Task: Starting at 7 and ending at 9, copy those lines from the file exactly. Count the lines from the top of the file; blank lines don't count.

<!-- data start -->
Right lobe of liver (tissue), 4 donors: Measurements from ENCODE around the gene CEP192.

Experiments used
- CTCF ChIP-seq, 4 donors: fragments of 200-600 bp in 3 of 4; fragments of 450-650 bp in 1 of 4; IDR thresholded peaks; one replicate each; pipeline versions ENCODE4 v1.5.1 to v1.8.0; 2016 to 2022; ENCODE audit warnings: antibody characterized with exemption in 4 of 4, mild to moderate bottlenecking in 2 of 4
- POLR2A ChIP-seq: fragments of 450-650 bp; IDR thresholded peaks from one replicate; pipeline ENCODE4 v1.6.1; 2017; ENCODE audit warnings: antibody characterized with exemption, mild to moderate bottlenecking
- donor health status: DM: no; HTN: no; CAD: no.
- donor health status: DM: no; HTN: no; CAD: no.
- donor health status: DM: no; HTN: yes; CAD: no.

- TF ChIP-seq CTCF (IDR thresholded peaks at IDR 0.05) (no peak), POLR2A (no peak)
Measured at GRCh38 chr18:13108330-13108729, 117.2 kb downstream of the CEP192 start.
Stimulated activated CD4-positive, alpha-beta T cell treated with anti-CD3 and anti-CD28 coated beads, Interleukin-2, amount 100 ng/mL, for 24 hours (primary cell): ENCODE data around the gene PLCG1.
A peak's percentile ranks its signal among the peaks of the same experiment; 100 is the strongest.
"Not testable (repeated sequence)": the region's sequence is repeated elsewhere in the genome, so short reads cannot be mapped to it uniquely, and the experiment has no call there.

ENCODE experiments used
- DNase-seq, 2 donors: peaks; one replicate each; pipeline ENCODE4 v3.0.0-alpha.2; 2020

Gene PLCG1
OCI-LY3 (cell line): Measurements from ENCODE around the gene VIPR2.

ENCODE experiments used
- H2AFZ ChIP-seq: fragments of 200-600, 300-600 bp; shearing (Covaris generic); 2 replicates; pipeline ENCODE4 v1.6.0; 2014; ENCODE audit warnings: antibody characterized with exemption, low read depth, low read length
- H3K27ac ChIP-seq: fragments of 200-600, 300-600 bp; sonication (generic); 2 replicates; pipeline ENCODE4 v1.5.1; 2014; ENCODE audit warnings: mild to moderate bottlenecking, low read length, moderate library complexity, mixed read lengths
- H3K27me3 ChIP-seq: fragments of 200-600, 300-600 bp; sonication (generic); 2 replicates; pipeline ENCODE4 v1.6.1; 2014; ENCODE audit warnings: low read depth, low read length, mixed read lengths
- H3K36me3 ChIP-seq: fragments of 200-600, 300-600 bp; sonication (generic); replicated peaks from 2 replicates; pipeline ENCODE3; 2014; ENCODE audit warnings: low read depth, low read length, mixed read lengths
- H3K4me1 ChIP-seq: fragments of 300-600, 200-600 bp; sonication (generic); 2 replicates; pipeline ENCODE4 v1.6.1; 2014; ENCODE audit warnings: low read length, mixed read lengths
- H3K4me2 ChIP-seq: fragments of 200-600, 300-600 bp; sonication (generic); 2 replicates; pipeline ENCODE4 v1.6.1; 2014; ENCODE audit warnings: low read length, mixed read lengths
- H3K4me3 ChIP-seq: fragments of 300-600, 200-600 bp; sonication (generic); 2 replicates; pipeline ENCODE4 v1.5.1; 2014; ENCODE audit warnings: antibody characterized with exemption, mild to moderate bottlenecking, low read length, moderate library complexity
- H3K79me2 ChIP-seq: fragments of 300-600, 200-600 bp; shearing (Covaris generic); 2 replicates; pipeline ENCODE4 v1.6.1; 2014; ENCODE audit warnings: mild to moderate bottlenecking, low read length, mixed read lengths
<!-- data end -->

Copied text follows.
- donor health status: DM: no; HTN: yes; CAD: no.

- TF ChIP-seq CTCF (IDR thresholded peaks at IDR 0.05) (no peak), POLR2A (no peak)
Measured at GRCh38 chr18:13108330-13108729, 117.2 kb downstream of the CEP192 start.